The surgical service at VSEC is a cohesive, collaborative group committed to providing the highest quality care for our patients, our clients and the referring veterinarians who place their trust in us.
The goal of the surgical service of the Veterinary Specialty and Emergency Center is to provide the highest level of orthopedic surgery, soft tissue surgery and neurosurgery in conjunction with consistent and effective communication with the client and referring veterinarian.
We provide exceptional surgical coverage and post-operative care for scheduled and emergency surgeries 24 hours a day, 7 days a week. Our surgical staff is led by four board-certified veterinary surgeons (Diplomates of the American College of Veterinary Surgeons or ACVS. Only diplomates of the ACVS have completed a 3 year residency in veterinary surgery and passed a series of national qualifying examinations. No other veterinarians have received as rigorous and complete training and testing in the field of veterinary surgery.
Our veterinary surgeons collaborate with your veterinarian and specialists in other fields (internal medicine, cardiology, radiology, ophthalmology, neurology, emergency & critical care, oncology, dentistry and acupuncture) to attain the highest level of patient care.
Soft Tissue & Oncologic Surgery:
- Hepatobiliary (including portosystemic shunts)
- Plastic & reconstructive surgery
- Cardiovascular (PDA, PRAA, cardiac tumors)
- Upper respiratory tract (laryngeal paralysis, brachycephalic airway disease)
- Management of chronic ear disease and aural tumors
- Resection of invasive neoplasms
- Simple & Complex Fractures
- IM pin
- Bone plating
- External skeletal fixation
- Ligament & Tendon Injuries
- Cruciate ligament repair – Lateral fabellar suture technique
- Cruciate ligament repair – TPLO
- Correction of patellar luxation
- Achilles tendon rupture
- Joint instabilities/arthrodesis
- Hip dysplasia
- Total Hip Replacement
- Triple Pelvic Osteotomy
- Femoral head and neck excision
- Developmental Orthopedics
- Elbow dysplasia
- Angular limb deformities
- Lameness Assessment
Neurosurgery: See also Neurology & Neurosurgery Service
- Diagnostic workup of neurologic problems
- Neurologic examination
- Arrange MRI or CT scan
- Neurologic Surgery
- Intervertebral disc disease
- Vertebral fractures
- Spinal tumors
Minimally Invasive Surgery: See Minimally Invasive Surgery Service
During your initial appointment, you will be greeted by one of our experienced veterinary nurses who will weigh your pet, assess vital signs and obtain a brief patient history from you. You will then meet one of our surgeons who will review your pet’s problem and discuss treatment options and recommendations. Diagnostics such as bloodwork or radiographs may be performed. Surgery, if necessary, will be discussed and scheduled.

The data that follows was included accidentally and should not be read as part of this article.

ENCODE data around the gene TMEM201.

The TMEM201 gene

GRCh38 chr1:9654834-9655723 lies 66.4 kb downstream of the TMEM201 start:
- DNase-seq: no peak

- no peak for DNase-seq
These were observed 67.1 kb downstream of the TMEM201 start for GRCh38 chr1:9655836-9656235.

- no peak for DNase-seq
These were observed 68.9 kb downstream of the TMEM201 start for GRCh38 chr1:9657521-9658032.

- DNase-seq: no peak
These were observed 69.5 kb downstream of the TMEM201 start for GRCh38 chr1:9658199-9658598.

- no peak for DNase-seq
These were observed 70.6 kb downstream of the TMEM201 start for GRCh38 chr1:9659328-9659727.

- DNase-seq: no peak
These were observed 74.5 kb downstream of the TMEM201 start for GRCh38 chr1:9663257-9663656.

On the day of your pet’s surgical procedure, you will be contacted by the surgeon after surgery and updated periodically during your pets stay at VSEC. A discharge appointment will be set up and all details of your pet’s post-operative care and medications will be provided in a report and discussed with you.
Your referring veterinarian will be updated on your pet’s progress and all records will be faxed to them immediately. Our staff is always available by phone to answer any questions you may have during and after your pet‘s stay at VSEC.
Canine and Feline Cancer Issues
VSEC offers a comprehensive surgical oncology practice in conjunction with our medical and radiation oncology services. We perform partial cystectomy for removal of bladder cancer (i.e. transitional cell carcinoma), liver lobectomy for liver cancer or abscesses, splenectomy for removal of splenic cancer (malignant hemangiosarcoma), resection and biopsy of benign and malignant tumors: (i.e. mast cell tumors, squamous cell carcinoma, lymphoma, osteosarcoma) and more.
Torn CCL and Knee Surgery in Dogs
Some of the most common stifle (knee) injuries in the dog and cat include ruptured cranial cruciate ligament and patella luxation. Dogs and cats, just like people, have ligaments that stabilize their stifles (knees); these are called the cruciate ligaments. The cranial cruciate ligament is the most synonymous with the anterior cruciate ligament (ACL) in people, and commonly tears resulting in hind limb lameness. This lameness can wax and wane depending on if the tear is complete or partial. There are several surgical methods to stabilize the stifle. At VSEC we offer either a lateral fabellar suture technique or tibial plateau leveling osteotomy (TPLO). Medical management and conservative therapy is successful more often in cats then dogs with cruciate ligament disease.
Dogs and cats also have a patella, or kneecap, that when luxated can result in lameness. Due to confirmation, some dogs and cats are predisposed to developing luxating patellas. In these cases they may have low-grade patella luxation that does not cause lameness and therefore does not require surgery. Other dogs or cats may have a traumatic event that can cause the patella to luxate. When a luxated patella is causing discomfort and lameness, surgical correction is recommended. At VSEC we correct patella luxation by deepening the trochlear groove in the femur and/or moving the tibial tuberosity (insertion of the patellar tendon). Some dogs and cats have both cranial cruciate ligament rupture and patella luxation; in fact having one condition may predispose the patient to developing the other.